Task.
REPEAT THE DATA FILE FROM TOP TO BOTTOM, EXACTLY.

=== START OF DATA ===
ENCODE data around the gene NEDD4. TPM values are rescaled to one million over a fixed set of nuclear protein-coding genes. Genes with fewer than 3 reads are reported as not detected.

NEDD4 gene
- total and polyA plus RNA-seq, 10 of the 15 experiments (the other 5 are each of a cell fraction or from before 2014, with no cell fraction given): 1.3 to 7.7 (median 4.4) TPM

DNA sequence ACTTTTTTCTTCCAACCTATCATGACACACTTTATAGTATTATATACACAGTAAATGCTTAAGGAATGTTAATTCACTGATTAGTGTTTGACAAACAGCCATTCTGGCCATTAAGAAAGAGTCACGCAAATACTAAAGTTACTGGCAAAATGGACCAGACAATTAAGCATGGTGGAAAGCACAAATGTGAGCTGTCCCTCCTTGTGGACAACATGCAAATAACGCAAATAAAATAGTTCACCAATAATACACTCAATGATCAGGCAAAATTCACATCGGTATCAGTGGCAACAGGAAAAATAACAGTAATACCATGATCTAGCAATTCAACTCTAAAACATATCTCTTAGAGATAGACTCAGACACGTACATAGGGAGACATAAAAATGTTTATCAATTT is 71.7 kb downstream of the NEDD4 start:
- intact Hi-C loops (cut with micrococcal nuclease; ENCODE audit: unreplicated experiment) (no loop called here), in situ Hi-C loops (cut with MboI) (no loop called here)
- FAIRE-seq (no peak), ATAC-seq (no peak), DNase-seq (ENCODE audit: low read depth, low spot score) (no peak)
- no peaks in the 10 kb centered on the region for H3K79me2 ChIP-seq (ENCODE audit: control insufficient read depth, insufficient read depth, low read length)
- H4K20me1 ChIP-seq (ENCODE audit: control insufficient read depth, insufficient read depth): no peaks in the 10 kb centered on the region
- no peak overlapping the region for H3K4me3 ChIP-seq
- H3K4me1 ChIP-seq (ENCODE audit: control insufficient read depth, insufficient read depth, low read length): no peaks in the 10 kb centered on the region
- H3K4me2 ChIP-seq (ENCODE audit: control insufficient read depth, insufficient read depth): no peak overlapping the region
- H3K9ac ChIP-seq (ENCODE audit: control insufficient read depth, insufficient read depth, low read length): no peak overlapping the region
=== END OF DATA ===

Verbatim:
ENCODE data around the gene NEDD4. TPM values are rescaled to one million over a fixed set of nuclear protein-coding genes. Genes with fewer than 3 reads are reported as not detected.

NEDD4 gene
- total and polyA plus RNA-seq, 10 of the 15 experiments (the other 5 are each of a cell fraction or from before 2014, with no cell fraction given): 1.3 to 7.7 (median 4.4) TPM

DNA sequence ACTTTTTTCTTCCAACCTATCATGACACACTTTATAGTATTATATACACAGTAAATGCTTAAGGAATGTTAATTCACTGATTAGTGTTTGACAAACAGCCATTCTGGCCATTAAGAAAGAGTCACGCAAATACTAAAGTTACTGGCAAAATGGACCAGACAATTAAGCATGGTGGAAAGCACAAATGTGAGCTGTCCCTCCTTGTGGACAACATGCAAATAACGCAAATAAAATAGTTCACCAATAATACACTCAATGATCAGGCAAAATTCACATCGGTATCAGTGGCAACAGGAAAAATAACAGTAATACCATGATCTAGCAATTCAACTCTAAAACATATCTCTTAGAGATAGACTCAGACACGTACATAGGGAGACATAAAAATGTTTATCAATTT is 71.7 kb downstream of the NEDD4 start:
- intact Hi-C loops (cut with micrococcal nuclease; ENCODE audit: unreplicated experiment) (no loop called here), in situ Hi-C loops (cut with MboI) (no loop called here)
- FAIRE-seq (no peak), ATAC-seq (no peak), DNase-seq (ENCODE audit: low read depth, low spot score) (no peak)
- no peaks in the 10 kb centered on the region for H3K79me2 ChIP-seq (ENCODE audit: control insufficient read depth, insufficient read depth, low read length)
- H4K20me1 ChIP-seq (ENCODE audit: control insufficient read depth, insufficient read depth): no peaks in the 10 kb centered on the region
- no peak overlapping the region for H3K4me3 ChIP-seq
- H3K4me1 ChIP-seq (ENCODE audit: control insufficient read depth, insufficient read depth, low read length): no peaks in the 10 kb centered on the region
- H3K4me2 ChIP-seq (ENCODE audit: control insufficient read depth, insufficient read depth): no peak overlapping the region
- H3K9ac ChIP-seq (ENCODE audit: control insufficient read depth, insufficient read depth, low read length): no peak overlapping the region